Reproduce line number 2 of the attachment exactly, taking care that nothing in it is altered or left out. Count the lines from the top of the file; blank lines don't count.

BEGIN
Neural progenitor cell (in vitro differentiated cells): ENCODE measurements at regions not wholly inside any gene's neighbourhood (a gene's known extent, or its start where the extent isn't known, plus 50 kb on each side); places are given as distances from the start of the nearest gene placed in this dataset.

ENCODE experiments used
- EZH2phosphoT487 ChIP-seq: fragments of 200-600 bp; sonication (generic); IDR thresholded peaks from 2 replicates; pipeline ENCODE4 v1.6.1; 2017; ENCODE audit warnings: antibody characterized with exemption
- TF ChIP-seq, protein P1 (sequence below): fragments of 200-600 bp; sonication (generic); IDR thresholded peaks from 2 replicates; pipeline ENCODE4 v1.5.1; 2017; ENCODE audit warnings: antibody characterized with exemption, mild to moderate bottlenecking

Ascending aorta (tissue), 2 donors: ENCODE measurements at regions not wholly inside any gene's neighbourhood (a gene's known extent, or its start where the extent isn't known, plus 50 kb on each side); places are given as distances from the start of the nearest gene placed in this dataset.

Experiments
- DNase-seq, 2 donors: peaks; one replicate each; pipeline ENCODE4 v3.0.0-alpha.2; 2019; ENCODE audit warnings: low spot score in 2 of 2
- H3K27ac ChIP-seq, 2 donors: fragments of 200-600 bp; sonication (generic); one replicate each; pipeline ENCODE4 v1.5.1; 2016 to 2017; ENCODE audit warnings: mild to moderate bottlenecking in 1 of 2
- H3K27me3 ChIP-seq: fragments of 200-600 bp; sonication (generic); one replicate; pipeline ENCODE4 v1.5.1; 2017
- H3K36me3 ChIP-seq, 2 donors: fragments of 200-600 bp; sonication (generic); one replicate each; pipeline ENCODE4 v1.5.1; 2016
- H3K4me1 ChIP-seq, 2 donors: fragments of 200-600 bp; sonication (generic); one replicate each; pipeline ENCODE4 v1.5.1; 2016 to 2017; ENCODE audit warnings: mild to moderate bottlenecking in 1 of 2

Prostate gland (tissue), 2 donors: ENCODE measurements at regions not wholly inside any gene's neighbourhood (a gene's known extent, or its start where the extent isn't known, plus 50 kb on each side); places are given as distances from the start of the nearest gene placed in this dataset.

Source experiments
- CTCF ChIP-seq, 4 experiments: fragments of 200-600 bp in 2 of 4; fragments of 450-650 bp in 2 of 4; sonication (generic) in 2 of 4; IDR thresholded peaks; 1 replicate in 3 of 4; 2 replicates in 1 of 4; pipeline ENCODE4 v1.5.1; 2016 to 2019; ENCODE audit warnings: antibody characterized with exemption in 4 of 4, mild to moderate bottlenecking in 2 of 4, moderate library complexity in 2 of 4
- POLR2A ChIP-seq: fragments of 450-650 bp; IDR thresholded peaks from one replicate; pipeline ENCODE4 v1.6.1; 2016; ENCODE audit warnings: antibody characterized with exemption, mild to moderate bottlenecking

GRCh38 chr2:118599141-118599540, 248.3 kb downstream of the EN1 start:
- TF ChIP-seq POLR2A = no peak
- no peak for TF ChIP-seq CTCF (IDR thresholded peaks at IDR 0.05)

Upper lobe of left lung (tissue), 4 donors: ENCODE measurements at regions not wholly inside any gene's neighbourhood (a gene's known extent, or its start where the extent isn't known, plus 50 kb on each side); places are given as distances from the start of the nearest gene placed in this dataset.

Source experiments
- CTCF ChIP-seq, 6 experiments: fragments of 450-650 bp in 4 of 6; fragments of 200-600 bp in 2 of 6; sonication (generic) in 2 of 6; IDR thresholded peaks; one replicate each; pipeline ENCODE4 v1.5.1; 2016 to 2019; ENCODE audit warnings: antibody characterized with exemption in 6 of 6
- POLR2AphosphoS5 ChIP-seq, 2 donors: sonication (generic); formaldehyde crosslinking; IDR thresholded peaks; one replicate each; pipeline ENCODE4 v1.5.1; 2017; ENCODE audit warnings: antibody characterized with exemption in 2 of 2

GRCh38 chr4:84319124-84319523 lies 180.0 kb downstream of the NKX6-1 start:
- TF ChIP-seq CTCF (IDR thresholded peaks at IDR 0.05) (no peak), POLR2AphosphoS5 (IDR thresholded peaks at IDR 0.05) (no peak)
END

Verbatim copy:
ENCODE experiments used